Campylobacter spp. are Gram negative, microaerophilic, curved or spiral rods in the family Campylobacteriaceae. The genus Campylobacter includes more than 20 species and subspecies isolated from humans and/or animals and some of these cause a variety of infections in humans and animals as well. In particular, C. jejuni and C. coli are the pathogens most commonly involved in foodborne diseases in Europe and the USA (EFSA, 2015; Spickler, 2013; Humphrey et al., 2007).
Campylobacter spp. have been found in the intestines, oral cavity, and reproductive organs of many warm blooded animals and humans; usually infected animals are asymptomatic and since these microorganisms are spread in the environment through feces, they can also be found in soil and water (Spickler, 2013; Schaffter et al., 2004). Human infection may occur by direct contact with infected animals or by consumption of contaminated unpasteurized milk, dairy products, untreated water and raw meat. Wild and domestic birds have been considered as one of the most important reservoirs of foodborne infection for humans. In fact, Campylobacter jejuni and coli are more frequently isolated from poultry than other species and the consumption of contaminated poultry meat is the leading cause of domestically acquired foodborne illnesses in humans (Humphrey et al., 2007; EFSA, 2015).
Moreover, human campylobacteriosis remains the most commonly reported gastrointestinal disease in Europe (EFSA, 2015) and in most industrialized countries in the world (Hermans et al., 2012; Wilson et al., 2008) and broiler meat is considered to be the main source of infection (EFSA, 2015). C. jejuni and occasionally C. coli cause enteritis in humans; the infectious dose for Campylobacter is low (few hundred cells) and the incubation period ranges from one to ten days (Humphrey et al., 2007). The symptoms may include watery or sticky diarrhea, fever, nausea, vomiting, abdominal pain, headache and muscle pain. In some cases, Campylobacter infection may trigger severe complications, including reactive arthritis and Guillain-Barré syndrome (acute, progressing paralysis) (Spickler, 2013).
According to a review, which included several worldwide surveys (Suzuki and Yamamoto, 2009), the mean prevalence of Campylobacter spp. in retail poultry meat in Europe was 53.3%. However, prevalence between countries varied greatly (from 8.1 to 80.0%). Regarding Italy, only few studies have been carried out at retail level (Nobile et al., 2013; Sammarco et al., 2010; Parisi et al., 2007; Pezzotti et al., 2003) and prevalence ranged from 20.7 to 81.3%. Such studies concerned only some regions, therefore data is missing from many Italian territories.
On the other hand, to our knowledge, the prevalence of Campylobacter spp. in poultry meat collected at the processing plant level in Italy has not yet been reported in literature while only few studies have been carried out elsewhere in the European Union; two separate studies conducted in Belgium and Germany reported, respectively, a prevalence of 22.1% in broiler fillets and up to 79.0% in different turkey meat preparations (Ghafir et al., 2007; Hamedy et al., 2007).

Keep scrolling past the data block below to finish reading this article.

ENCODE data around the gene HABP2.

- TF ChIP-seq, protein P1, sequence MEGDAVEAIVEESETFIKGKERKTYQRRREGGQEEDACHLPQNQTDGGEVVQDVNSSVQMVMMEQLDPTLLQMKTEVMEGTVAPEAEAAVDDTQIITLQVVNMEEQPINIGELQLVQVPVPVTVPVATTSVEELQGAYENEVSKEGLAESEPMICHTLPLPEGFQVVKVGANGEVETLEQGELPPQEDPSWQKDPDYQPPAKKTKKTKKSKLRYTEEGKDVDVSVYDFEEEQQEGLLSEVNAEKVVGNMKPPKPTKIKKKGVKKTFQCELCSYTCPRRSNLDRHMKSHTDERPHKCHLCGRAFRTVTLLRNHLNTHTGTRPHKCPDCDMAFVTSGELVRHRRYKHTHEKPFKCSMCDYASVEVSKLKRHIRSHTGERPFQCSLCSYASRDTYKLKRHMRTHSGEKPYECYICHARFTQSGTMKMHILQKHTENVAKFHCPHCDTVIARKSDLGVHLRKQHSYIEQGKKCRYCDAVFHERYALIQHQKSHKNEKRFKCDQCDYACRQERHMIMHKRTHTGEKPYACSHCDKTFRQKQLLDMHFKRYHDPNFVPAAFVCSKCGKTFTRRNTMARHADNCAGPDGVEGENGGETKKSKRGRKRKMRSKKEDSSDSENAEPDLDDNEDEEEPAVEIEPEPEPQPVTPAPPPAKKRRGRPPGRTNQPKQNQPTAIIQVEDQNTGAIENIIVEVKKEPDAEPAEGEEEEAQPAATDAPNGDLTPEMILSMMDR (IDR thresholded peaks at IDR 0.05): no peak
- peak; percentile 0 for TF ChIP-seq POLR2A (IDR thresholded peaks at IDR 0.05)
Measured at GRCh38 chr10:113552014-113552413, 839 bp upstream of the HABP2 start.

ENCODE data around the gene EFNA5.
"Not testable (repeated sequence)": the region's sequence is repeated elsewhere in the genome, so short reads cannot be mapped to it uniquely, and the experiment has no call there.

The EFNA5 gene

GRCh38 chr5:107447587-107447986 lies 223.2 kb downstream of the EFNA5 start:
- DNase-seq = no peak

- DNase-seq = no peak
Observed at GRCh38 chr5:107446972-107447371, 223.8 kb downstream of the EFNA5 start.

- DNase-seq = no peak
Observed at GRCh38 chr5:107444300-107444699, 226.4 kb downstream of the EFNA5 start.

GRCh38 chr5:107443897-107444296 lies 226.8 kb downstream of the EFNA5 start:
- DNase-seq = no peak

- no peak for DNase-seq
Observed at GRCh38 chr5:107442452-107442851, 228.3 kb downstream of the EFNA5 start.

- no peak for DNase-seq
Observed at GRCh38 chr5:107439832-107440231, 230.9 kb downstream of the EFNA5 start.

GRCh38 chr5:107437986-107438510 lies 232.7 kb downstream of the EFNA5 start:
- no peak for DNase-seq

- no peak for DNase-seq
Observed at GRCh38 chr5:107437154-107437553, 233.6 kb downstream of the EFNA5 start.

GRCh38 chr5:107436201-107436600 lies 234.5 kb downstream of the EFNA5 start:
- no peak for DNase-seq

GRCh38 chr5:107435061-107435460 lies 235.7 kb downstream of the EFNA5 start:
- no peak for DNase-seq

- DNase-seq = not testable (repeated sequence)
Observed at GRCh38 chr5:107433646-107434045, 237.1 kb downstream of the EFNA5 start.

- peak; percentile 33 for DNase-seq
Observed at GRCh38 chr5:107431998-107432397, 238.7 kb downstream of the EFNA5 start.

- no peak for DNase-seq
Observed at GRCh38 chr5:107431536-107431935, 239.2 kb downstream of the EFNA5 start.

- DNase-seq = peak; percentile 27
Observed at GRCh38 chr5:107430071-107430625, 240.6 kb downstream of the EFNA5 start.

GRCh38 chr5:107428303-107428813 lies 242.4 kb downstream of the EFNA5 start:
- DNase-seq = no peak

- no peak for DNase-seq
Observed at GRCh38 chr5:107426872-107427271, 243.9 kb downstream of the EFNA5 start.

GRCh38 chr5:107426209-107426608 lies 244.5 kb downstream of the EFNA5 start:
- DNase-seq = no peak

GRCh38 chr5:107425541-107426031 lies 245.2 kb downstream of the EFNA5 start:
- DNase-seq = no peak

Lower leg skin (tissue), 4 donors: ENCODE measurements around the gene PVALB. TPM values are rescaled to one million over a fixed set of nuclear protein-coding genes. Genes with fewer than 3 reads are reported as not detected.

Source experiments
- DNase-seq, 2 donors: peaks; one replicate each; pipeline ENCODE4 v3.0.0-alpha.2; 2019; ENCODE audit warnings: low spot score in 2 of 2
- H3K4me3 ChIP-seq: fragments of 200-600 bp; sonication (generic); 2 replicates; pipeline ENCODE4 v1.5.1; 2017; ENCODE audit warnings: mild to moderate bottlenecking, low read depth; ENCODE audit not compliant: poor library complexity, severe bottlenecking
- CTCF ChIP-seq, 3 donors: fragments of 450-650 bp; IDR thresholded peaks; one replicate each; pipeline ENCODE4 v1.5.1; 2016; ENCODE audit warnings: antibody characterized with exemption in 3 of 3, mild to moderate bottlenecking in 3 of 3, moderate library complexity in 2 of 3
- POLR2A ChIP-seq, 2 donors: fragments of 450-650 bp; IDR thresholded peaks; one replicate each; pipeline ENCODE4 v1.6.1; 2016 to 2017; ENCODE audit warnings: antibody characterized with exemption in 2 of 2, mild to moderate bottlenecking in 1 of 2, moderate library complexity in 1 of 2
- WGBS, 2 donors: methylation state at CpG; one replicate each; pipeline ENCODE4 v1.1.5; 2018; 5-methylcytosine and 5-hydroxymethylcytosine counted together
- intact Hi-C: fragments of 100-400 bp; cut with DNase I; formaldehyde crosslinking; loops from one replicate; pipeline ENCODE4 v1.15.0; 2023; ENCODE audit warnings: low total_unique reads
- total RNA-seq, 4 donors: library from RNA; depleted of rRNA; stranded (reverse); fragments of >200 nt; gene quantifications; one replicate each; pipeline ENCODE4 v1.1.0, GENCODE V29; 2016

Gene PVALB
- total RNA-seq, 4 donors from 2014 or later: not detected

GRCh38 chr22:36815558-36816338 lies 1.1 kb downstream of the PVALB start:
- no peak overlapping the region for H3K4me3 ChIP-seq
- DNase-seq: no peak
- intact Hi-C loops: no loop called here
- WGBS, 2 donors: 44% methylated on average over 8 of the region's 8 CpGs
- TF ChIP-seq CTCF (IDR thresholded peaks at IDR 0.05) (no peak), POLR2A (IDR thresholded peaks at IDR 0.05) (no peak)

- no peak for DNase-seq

Due to the relevance of Campylobacter as an agent of foodborne disease, the veterinary authority of the region of Lazio established, since 2011, a specific sampling/control plan regarding poultry meat at processing plants and retail. Therefore, the purpose of our study was to report the occurrence of Campylobacter spp.. in poultry meat preparations collected from retail shops and processing plants in central Italy. We also observed whether various factors such as animal species or type of product affected the isolation rate.
Materials and Methods
Between 2011 and 2014, a total of 209 poultry meat samples (162 chicken, 34 turkey and 13 mixed) were collected by the local Veterinary authorities at retail shops (156) and processing plants (53) spread across the Italian region of Lazio. The proportional distribution of samples among the local veterinary authorities was carried out by taking into consideration the number of existing retail shops/processing plants within the relative territories. The plan established the sampling of only fresh meat preparations (no frozen products) irrespective of the packaging status. Samples were refrigerated and delivered within 24 hours to the laboratory. All samples were prepared according to the specific rules of ISO 6887-2 (ISO, 2003) and isolation of Campylobacter spp. was performed in accordance with ISO 10272-1 (ISO, 2006).
Briefly, the detection method consisted of inoculating 25 g of the sample into 225 ml of a selective pre-enrichment medium (Bolton Broth) and incubating in a microaerophilic atmosphere (Campygen; Oxoid, Basingstoke, UK) at 37°C for 4-6 h and then at 41.5°C for 44±4 h. After enrichment, the Bolton Broth was plated onto two different selective media (Modified Charcoal Cefoperazone Deoxycholate Agar and Campylobacter Selective Medium, Skirrow) and incubated for 48 h at 41.5°C in a microaerophilic atmosphere. After incubation, between one to five typical colonies were plated onto Columbia Blood Agar (ASC; Biolife, Milan, Italy) and incubated for 48 h at 41.5±1°C in a microaerophilic atmosphere. Campylobacter cultures were then confirmed by microscopic observation to examine the morphology and motility of isolates followed by the oxidase test, the mobility test, and a double growth test at 25±1°C in a microaerophilic atmosphere and at 41.5±1°C in aerobiosis.